It was college football, though, that set him apart. Every time Jackson exclaimed, "Whoa, Nellie!" you knew it was game on while you huddled under a blanket in the living room or crowded on a basement couch.
Jackson's insistence that a broadcaster should be subservient to the action on the field was underscored throughout his career. He didn't need to. "I don't know Dave's parents, but someone raised him very well".
"Some people become the voice of the sport through their expertise, which Keith certainly had".
The only thing that would have made it more ideal was a blitzing Michael Stonebreaker. Ufer would honk a horn when MI scored, referred to hated Ohio State coach Woody Hayes as "Dr. StrangeHayes", and, well, you get the picture.More news: Watford 2-2 Southampton
"Good lord, the passion that must be running through (broadcasters) veins", Jackson said.
Jackson picked up his best-known saying from his great-grandfather. He also called NBA, MLB and college basketball games.
Over the years, listening to Jackson call a game was more and more like having someone tell us a story, and we could not wait to hear what happened next.
"I live by what my grandfather once told me about awards", Jackson said.
When Jackson was behind the mic, the game was a big deal. "He put out his hand to Turi and said, 'You must be Nellie'". It's fair to wonder if his relationship with college football is the most synonymous of any announcer and sport in American television history.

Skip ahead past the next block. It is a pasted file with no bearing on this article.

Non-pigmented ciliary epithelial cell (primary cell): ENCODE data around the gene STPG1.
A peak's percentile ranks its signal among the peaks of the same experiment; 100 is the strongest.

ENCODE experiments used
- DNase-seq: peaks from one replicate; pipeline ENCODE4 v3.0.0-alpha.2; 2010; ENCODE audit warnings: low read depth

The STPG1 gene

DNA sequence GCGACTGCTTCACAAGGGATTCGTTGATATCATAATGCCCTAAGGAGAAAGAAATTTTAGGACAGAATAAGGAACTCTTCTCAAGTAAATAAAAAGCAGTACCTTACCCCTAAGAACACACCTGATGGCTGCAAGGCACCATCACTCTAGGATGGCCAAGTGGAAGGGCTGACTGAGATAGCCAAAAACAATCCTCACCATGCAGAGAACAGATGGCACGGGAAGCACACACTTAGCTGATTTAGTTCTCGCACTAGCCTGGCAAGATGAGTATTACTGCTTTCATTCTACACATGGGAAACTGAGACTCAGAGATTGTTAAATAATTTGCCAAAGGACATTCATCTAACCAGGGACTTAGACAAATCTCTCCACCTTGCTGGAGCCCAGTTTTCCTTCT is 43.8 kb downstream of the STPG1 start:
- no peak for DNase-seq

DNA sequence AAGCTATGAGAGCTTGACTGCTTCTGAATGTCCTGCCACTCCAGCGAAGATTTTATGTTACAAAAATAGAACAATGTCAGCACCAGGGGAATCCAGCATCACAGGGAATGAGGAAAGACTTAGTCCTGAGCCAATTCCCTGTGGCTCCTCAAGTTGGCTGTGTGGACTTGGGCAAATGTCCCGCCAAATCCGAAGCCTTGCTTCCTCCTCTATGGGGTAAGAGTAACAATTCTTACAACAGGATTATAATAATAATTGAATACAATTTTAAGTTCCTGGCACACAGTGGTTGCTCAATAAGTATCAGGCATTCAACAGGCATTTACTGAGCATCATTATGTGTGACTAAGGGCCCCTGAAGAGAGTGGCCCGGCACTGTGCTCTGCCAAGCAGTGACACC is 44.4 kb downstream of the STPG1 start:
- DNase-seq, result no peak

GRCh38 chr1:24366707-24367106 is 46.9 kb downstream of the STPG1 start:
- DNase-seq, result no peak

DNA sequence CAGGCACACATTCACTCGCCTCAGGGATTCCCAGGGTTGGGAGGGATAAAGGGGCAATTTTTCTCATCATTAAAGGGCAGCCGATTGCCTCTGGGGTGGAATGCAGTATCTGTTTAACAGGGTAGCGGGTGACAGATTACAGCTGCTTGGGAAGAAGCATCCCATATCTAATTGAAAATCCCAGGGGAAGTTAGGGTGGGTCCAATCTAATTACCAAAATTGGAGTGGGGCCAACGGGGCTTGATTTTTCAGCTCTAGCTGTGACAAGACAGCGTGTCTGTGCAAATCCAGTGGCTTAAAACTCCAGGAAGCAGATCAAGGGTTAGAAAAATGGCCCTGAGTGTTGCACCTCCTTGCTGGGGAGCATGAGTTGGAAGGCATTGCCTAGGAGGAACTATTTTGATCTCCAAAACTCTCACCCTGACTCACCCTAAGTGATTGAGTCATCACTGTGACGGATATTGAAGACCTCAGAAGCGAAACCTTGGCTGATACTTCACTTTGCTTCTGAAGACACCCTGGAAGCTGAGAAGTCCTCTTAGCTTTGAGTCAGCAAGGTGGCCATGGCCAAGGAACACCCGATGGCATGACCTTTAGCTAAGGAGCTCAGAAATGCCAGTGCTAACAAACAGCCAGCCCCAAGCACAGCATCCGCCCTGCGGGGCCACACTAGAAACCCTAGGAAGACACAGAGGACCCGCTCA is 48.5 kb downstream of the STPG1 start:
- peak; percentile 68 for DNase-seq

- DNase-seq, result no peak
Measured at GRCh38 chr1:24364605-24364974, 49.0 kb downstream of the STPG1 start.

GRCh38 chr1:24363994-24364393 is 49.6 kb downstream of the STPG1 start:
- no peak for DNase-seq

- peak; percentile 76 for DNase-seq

"You've about lost me, partner", Griese said before collapsing into the arms of his wife. "You let it seep into you".More news: Fiat Chrysler to invest over $1 billion in Ram Truck plant
Jackson, whose career spanned nearly 60 years in broadcasting, covered a wide variety of sports.
Canada held a special place in Jackson's heart. "And that was one of the things that I most admired about him". He raved about it as a personal sanctuary.
In Jackson-speak, a talented player was a "hoss" and an even more talented player was a "hoss and a half".
Furthermore, early last decade was when the BCS - the Bowl Championship Series - rose as the first two-team national playoff of sorts in college football. He is best known for calling college football and his signature phase, "Whoa, Nellie!".
'I would go around and pluck things off the bush and see if I could find a different way to say some things.More news: Lakers' Buss supports Walton after LaVar Ball comments
I did all of that, in front screaming fans in the Coliseum and in the Big House and in the Orange Bowl, without ever leaving my backyard. "But it's nearly as if the good Lord created that voice, which sounds like what red clay ought to sound like if it could talk, to be the flawless voice for college football", Davis told the AP.